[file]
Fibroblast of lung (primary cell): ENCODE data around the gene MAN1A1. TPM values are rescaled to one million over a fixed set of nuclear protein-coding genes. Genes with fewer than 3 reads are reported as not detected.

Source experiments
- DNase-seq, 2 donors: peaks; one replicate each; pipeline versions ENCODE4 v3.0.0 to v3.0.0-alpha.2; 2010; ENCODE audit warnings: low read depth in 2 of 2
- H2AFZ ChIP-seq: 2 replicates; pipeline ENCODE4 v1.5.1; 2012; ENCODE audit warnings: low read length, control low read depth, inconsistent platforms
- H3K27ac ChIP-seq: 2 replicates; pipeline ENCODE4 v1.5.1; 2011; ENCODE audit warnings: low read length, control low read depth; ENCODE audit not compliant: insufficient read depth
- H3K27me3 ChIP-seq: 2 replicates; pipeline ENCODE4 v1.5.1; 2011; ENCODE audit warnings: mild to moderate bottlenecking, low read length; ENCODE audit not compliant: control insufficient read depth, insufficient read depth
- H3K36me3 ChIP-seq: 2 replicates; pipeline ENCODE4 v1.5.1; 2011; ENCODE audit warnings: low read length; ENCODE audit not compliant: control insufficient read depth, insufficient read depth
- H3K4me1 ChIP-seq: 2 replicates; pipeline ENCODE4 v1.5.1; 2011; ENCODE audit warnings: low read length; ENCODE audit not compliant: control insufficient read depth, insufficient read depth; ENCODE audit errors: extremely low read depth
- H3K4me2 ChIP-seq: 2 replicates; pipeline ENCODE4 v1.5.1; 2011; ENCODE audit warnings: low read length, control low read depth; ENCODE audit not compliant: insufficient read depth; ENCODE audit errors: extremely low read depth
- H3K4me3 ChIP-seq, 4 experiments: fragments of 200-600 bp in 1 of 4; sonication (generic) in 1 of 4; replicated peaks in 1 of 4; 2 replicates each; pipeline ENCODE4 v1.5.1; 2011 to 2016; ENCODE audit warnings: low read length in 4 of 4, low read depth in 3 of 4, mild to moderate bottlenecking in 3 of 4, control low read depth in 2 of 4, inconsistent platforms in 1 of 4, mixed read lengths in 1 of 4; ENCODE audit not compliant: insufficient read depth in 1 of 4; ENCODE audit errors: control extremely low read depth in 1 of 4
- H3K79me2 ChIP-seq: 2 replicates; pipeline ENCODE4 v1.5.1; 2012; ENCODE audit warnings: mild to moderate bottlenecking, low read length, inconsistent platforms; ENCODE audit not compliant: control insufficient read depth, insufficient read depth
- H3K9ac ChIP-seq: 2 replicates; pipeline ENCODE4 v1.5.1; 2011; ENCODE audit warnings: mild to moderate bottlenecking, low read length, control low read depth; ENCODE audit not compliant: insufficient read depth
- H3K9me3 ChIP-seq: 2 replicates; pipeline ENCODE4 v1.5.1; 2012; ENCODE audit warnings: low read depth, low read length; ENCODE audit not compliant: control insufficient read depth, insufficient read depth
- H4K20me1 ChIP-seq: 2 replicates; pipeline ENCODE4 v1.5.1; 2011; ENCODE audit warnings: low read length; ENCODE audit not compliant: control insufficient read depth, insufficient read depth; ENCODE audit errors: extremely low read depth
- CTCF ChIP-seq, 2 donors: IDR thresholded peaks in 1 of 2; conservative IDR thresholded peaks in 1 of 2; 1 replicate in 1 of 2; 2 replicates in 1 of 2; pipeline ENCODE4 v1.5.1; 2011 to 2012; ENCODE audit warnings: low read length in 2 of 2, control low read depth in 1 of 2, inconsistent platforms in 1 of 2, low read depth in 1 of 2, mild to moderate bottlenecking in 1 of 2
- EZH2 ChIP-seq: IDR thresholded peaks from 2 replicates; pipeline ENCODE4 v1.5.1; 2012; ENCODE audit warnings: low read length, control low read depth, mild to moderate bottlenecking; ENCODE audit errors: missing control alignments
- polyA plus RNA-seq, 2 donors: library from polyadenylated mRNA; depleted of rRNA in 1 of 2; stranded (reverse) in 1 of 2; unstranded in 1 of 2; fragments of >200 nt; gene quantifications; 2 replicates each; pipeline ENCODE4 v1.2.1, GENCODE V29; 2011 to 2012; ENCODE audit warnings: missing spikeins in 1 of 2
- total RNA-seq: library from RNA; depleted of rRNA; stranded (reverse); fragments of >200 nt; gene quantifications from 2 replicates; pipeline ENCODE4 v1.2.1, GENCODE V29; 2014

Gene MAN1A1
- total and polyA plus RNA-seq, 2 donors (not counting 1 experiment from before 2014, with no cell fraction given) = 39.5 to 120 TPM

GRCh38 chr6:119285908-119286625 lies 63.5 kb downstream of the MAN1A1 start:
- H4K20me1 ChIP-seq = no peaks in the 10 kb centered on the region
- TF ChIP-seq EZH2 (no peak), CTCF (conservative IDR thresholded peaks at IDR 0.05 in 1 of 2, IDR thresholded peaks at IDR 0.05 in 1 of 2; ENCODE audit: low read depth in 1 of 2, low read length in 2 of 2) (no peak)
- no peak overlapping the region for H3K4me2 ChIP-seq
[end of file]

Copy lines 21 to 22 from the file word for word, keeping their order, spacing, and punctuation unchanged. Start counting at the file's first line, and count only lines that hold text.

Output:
GRCh38 chr6:119285908-119286625 lies 63.5 kb downstream of the MAN1A1 start:
- H4K20me1 ChIP-seq = no peaks in the 10 kb centered on the region